The Victorians have been immoderately praised, and immoderately blamed, and surely it is time we formed some reasonable picture of them? There was their courageous, intellectually adventurous side, their greedy and inhuman side, their superbly poetic side, their morally pretentious side, their tea and buttered toast side, and their champagne and Skittles side. Much like ourselves, in fact, though rather dirtier.
Jeb's eyes look like they might pop... so do the veins in his neck. He makes a sound-somewhere between a cough and a moan-mesmerized by my rocking hips. He stands. "Would you get down? You're going to hurt yourself." "No. Come up here with me." I raised my arms over my head and roll my pelvis seductively. "It's a wake-up dance for Skittles. You know, like the Native Americans used to do to bring down rain." Jeb gawks. "I seriously doubt Native Americans moved like that."
Why did I, like thousands of others, have to carry a cross I hadn't chosen, a cross which was not made for my shoulders and which didn't concern me? Who decided to come rummaging around in my obscure existence, invade my gray anonymity, my meager tranquility, and bowl me like a little ball in a great game of skittles? God? Well, in that case, if He exists, if He really exists, let Him hide His face. Let Him put His two hands on His head, and let Him bow down. It may be, as Peiper used to teach us, that many men are unworthy of Him, but now I know that He, too, is unworthy of most of us, and that if the creature is capable of producing horror, it's solely because his Creator has slipped him the recipe for it.
Flipping to the front, I caught Aiden's gaze and offered a sympathetic smile. "Skittles?" "Please." I dumped some into his open palm, then picked out the green ones. Aiden grinned at me. "You know I don't like the green ones?" Shrugging, I popped them in my mouth. "The few times I've seen you eat them, you leave the green ones behind." Deacon popped his head between our seats. "That's true love right there." "That it is." Aiden's gaze flicked to the road. I flushed like a little schoolgirl and focused on the remaining pieces of candy until Deacon drifted back into his seat. I handed all the red ones to Aiden.
Jennifer L. Armentrout
The non-jocks, the readers, the gay kids, the ones starting to stew about social injustice: for these kids, "letting your freak flag fly" is both self discovery and self defense. You cry for this bunch at the mandatory pep assemblies. Huddled together, miserably, in the upper reaches of the bleachers, wearing their oversized raincoats and their secondhand Salvation Army clothes, they stare down at the school-sanctioned celebration of the A list students. They know bullying, these kids-especially the ones who frefuse to exist under the radar. They're tripped in the hallway, shoved against lockers, pelted with Skittles in the lunchroom. For the most part, their tormentors are stealth artists. The freaks know where there's refuge: I the library, the theater program, art class, creative writing.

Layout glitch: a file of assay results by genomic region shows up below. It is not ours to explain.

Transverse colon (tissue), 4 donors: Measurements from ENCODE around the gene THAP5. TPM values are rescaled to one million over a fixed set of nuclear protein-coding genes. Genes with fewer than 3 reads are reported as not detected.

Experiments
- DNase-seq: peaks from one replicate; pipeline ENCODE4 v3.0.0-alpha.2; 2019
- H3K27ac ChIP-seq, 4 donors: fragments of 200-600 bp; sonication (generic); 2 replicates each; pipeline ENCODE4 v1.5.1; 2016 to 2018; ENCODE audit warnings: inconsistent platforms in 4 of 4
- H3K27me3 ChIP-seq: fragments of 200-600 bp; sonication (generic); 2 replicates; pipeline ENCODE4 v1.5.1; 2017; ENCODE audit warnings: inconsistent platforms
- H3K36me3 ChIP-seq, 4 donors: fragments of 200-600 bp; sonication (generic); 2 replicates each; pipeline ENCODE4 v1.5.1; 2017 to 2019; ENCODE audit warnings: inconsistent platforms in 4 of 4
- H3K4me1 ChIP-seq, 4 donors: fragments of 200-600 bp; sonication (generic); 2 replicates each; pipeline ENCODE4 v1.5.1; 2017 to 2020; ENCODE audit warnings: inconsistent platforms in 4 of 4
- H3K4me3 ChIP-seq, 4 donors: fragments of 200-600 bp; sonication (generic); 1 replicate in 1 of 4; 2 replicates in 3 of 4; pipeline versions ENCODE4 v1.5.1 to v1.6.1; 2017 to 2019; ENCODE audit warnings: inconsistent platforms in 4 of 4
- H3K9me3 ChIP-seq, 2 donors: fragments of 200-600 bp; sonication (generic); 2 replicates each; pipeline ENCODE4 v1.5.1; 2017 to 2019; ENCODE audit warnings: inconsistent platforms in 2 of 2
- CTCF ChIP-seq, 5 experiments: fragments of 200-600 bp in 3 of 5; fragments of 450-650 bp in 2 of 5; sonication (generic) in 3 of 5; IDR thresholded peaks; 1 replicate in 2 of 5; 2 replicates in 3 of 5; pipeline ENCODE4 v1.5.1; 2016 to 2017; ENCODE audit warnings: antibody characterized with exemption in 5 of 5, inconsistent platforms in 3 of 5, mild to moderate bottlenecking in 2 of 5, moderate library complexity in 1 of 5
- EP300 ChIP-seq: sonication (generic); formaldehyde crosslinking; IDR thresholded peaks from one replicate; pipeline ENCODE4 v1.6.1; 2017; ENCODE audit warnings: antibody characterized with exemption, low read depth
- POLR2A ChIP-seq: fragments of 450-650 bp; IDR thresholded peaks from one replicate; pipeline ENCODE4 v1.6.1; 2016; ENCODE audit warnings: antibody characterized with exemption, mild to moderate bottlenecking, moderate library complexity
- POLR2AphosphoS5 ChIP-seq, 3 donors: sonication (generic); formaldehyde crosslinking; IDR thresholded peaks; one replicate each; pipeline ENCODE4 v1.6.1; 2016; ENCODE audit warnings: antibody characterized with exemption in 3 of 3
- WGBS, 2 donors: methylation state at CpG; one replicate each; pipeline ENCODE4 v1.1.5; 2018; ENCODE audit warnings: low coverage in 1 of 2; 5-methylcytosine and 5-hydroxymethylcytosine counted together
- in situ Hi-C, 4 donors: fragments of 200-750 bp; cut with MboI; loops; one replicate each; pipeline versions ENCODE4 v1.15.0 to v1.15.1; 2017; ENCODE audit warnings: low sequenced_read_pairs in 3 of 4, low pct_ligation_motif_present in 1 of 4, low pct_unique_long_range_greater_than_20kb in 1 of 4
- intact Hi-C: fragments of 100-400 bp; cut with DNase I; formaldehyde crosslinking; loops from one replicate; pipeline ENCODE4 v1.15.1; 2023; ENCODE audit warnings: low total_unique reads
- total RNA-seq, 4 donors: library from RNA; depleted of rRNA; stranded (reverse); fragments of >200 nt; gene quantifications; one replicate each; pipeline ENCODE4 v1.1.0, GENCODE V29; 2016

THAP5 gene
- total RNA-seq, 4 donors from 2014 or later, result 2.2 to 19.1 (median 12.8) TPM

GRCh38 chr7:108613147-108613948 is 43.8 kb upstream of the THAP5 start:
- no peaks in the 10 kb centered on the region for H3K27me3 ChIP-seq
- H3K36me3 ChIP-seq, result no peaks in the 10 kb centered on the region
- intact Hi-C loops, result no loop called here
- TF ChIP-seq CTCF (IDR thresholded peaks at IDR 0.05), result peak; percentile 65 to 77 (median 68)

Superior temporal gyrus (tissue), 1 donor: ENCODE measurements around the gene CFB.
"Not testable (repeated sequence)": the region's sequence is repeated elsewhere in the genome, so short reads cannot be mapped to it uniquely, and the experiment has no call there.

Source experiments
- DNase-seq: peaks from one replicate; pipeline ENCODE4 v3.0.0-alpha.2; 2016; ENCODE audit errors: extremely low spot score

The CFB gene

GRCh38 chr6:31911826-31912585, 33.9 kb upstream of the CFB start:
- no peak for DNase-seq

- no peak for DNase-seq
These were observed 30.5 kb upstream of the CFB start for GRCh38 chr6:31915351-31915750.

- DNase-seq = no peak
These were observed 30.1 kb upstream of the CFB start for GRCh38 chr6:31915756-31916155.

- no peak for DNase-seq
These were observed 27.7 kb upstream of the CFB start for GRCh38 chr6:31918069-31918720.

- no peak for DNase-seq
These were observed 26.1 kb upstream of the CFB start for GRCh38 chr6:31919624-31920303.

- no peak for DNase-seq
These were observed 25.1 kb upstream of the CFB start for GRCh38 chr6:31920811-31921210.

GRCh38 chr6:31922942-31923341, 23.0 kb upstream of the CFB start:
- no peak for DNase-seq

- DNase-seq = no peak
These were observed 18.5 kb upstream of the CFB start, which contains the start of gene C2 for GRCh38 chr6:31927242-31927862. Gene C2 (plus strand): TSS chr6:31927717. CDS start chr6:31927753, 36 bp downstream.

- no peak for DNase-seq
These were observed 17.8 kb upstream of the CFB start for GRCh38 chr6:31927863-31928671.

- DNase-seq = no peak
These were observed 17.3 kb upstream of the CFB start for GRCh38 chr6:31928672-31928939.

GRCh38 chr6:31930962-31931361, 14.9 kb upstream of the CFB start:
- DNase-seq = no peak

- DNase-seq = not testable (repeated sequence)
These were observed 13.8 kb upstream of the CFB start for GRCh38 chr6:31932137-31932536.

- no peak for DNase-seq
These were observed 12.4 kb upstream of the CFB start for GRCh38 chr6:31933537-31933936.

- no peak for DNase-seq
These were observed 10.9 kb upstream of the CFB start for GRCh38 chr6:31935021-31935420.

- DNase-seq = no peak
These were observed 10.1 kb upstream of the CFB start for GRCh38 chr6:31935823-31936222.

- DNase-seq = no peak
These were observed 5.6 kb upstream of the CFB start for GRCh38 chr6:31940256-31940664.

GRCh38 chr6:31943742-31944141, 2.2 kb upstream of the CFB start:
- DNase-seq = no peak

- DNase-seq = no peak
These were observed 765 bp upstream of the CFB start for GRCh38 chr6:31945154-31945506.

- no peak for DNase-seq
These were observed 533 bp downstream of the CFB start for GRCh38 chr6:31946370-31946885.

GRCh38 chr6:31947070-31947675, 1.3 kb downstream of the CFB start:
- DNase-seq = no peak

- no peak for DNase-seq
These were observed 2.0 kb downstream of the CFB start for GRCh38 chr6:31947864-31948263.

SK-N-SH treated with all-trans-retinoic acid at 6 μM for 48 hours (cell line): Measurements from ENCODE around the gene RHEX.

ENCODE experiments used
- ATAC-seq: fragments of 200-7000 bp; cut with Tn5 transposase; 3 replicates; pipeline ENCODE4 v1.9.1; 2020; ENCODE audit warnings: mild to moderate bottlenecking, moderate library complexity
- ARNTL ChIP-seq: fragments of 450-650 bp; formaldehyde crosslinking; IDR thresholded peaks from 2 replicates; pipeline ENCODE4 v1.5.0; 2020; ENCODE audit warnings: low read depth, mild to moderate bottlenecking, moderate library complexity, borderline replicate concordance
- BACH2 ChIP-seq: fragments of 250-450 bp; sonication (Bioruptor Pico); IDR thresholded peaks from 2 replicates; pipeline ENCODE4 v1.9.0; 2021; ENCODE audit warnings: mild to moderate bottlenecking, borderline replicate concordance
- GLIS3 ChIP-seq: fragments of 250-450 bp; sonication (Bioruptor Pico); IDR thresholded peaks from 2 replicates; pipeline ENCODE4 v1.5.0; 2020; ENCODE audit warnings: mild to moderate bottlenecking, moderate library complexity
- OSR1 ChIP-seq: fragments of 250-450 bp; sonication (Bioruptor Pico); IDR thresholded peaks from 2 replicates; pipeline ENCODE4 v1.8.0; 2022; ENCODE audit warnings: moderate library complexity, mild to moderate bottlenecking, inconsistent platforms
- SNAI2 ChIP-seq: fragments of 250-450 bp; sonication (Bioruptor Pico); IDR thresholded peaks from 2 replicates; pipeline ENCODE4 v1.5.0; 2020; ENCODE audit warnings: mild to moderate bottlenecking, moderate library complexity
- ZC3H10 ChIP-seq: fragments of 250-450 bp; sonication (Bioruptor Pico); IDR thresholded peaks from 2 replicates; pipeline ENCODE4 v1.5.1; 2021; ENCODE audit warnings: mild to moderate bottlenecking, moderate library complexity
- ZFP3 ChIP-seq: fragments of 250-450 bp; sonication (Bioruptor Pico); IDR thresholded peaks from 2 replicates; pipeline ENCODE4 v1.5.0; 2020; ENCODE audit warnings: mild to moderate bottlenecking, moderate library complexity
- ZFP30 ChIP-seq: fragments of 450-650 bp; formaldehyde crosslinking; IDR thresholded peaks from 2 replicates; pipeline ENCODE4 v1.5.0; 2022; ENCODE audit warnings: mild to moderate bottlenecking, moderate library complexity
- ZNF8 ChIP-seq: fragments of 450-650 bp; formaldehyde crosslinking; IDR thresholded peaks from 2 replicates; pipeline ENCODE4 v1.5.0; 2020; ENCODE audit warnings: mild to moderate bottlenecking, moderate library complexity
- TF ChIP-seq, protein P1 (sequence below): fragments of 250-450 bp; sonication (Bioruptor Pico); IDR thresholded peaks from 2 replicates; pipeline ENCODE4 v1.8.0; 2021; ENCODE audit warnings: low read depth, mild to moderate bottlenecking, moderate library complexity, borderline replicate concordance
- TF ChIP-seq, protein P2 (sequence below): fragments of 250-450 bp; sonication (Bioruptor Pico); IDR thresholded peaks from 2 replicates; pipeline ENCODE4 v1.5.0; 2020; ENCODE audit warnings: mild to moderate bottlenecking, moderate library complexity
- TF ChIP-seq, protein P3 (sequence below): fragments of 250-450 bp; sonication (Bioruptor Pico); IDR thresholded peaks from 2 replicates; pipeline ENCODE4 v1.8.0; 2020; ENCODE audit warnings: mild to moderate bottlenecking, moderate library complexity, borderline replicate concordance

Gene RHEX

What is the use of beauty in woman? Provided a woman is physically well made and capable of bearing children, she will always be good enough in the opinion of economists. What is the use of music? - of painting? Who would be fool enough nowadays to prefer Mozart to Carrel, Michael Angelo to the inventor of white mustard? There is nothing really beautiful save what is of no possible use. Everything useful is ugly, for it expresses a need, and man's needs are low and disgusting, like his own poor, wretched nature. The most useful place in a house is the water-closet. For my part, saving these gentry's presence, I am of those to whom superfluities are necessaries, and I am fond of things and people in inverse ratio to the service they render me. I prefer a Chinese vase with its mandarins and dragons, which is perfectly useless to me, to a utensil which I do use, and the particular talent of mine which I set most store by is that which enables me not to guess logogriphs and charades. I would very willingly renounce my rights as a Frenchman and a citizen for the sight of an undoubted painting by Raphael, or of a beautiful nude woman, - Princess Borghese, for instance, when she posed for Canova, or Julia Grisi when she is entering her bath. I would most willingly consent to the return of that cannibal, Charles X., if he brought me, from his residence in Bohemia, a case of Tokai or Johannisberg; and the electoral laws would be quite liberal enough, to my mind, were some of our streets broader and some other things less broad. Though I am not a dilettante, I prefer the sound of a poor fiddle and tambourines to that of the Speaker's bell. I would sell my breeches for a ring, and my bread for jam. The occupation which best befits civilized man seems to me to be idleness or analytically smoking a pipe or cigar. I think highly of those who play skittles, and also of those who write verse. You may perceive that my principles are not utilitarian, and that I shall never be the editor of a virtuous paper, unless I am converted, which would be very comical. Instead of founding a Monthyon prize for the reward of virtue, I would rather bestow - like Sardanapalus, that great, misunderstood philosopher - a large reward to him who should invent a new pleasure; for to me enjoyment seems to be the end of life and the only useful thing on this earth. God willed it to be so, for he created women, perfumes, light, lovely flowers, good wine, spirited horses, lapdogs, and Angora cats; for He did not say to his angels, 'Be virtuous, ' but, 'Love, ' and gave us lips more sensitive than the rest of the skin that we might kiss women, eyes looking upward that we might behold the light, a subtile sense of smell that we might breathe in the soul of the flowers, muscular limbs that we might press the flanks of stallions and fly swift as thought without railway or steam-kettle, delicate hands that we might stroke the long heads of greyhounds, the velvety fur of cats, and the polished shoulder of not very virtuous creatures, and, finally, granted to us alone the triple and glorious privilege of drinking without being thirsty, striking fire, and making love in all seasons, whereby we are very much more distinguished from brutes than by the custom of reading newspapers and framing constitutions.